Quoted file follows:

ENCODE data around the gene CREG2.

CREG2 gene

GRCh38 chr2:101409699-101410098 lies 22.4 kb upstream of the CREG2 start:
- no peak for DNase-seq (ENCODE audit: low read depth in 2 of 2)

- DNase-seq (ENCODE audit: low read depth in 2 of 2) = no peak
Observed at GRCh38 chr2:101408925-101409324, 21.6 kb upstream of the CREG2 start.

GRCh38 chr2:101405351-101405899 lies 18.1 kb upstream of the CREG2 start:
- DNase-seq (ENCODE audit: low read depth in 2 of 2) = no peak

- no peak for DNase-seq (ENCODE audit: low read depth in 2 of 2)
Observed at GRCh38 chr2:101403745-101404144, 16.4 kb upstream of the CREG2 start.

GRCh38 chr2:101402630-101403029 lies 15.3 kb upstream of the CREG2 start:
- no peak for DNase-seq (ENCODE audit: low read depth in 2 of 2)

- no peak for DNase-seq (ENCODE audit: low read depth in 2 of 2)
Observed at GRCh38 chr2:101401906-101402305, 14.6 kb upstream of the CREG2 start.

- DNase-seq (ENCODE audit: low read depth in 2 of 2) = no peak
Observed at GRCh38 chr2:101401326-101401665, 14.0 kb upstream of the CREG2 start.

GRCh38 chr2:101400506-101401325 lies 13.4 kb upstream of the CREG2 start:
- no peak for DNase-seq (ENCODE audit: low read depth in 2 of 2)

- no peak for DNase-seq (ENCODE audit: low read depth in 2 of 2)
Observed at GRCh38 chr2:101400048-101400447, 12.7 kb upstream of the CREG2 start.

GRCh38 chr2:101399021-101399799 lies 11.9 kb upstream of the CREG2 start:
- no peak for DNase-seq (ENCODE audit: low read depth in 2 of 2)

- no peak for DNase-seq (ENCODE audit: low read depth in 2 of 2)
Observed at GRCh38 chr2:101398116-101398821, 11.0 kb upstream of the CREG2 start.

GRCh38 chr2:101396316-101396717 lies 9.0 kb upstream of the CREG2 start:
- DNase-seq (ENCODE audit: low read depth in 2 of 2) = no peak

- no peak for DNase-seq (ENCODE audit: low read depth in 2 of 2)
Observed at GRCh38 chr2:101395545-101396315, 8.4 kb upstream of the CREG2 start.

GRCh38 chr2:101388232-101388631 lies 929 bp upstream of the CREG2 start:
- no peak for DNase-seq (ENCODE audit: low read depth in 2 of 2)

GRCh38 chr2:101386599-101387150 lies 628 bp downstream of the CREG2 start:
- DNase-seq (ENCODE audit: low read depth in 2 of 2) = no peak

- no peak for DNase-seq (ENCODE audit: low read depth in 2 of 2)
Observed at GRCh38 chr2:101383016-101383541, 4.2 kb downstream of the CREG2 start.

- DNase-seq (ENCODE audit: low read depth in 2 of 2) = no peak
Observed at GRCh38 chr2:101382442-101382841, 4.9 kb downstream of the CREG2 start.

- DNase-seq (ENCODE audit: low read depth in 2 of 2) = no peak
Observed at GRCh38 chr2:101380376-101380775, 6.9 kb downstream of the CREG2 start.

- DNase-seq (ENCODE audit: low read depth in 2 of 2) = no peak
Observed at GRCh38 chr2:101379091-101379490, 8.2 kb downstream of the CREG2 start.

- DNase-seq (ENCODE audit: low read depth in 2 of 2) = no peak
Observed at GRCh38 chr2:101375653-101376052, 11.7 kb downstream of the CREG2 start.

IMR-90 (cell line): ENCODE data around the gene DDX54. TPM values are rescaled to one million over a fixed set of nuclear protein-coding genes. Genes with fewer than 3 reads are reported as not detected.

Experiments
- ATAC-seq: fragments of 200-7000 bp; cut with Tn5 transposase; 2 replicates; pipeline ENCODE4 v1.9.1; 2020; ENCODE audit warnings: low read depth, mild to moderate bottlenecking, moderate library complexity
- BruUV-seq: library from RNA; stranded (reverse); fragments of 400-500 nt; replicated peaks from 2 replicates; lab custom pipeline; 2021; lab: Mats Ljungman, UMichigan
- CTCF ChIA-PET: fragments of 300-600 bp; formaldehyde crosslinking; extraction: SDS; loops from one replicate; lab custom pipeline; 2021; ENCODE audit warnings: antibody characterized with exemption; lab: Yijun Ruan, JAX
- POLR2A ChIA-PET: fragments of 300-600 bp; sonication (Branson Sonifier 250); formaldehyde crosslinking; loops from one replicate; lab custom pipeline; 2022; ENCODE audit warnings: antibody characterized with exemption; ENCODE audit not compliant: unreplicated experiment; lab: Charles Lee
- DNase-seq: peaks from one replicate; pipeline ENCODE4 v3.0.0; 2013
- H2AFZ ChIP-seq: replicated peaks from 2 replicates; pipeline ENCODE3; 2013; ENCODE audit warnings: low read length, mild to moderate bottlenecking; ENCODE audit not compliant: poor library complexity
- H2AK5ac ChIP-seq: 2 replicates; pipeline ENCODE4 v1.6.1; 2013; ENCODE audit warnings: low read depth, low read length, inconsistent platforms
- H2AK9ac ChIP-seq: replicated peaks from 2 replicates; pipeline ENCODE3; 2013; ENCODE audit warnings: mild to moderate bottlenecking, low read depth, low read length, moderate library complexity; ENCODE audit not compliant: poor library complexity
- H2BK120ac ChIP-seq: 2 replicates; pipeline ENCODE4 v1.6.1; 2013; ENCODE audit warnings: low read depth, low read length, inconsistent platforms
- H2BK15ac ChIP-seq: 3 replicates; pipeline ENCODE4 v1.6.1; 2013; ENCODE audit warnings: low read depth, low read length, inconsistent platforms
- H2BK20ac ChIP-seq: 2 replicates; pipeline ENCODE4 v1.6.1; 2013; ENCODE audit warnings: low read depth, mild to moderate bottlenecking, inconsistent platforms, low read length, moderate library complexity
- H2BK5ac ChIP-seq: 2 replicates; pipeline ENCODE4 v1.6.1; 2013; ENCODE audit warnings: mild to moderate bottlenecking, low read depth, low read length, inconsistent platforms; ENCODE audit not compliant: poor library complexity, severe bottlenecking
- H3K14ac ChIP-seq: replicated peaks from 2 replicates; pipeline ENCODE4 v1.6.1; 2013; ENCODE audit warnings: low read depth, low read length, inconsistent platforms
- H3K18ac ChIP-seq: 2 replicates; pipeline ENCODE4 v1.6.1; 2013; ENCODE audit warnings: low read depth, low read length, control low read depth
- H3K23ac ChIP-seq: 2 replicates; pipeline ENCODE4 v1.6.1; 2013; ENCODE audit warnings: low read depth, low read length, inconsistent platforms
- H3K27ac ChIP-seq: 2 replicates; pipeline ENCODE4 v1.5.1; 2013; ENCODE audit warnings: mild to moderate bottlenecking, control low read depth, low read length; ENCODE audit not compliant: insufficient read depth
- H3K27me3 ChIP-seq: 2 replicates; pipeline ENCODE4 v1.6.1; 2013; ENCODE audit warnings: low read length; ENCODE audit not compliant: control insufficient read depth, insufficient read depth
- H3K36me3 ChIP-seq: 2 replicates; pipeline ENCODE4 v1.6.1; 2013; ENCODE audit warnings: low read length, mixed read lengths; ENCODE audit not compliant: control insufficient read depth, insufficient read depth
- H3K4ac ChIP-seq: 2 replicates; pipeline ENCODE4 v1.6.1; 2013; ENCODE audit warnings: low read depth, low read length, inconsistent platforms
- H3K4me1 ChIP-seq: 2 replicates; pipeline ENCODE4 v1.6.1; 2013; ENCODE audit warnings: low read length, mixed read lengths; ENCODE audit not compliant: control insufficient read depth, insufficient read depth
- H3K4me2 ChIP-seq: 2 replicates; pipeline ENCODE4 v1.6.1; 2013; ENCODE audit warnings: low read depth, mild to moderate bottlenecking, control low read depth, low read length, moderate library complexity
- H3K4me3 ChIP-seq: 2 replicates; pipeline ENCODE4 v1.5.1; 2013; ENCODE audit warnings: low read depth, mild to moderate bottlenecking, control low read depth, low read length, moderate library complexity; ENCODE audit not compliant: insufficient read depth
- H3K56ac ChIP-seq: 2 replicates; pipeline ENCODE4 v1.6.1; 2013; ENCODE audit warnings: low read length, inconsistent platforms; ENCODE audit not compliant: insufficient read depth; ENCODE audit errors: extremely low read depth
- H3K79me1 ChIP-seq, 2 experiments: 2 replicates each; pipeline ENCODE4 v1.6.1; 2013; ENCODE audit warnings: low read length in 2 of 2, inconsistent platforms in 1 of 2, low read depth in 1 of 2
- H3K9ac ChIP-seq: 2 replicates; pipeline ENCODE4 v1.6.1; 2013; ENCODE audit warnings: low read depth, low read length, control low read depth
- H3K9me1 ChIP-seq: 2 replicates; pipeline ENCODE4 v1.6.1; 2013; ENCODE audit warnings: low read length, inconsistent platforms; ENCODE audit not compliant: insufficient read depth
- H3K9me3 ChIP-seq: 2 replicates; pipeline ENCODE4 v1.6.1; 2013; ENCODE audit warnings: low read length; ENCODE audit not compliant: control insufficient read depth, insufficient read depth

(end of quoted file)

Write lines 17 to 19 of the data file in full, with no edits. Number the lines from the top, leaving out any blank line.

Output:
GRCh38 chr2:101400506-101401325 lies 13.4 kb upstream of the CREG2 start:
- no peak for DNase-seq (ENCODE audit: low read depth in 2 of 2)

- no peak for DNase-seq (ENCODE audit: low read depth in 2 of 2)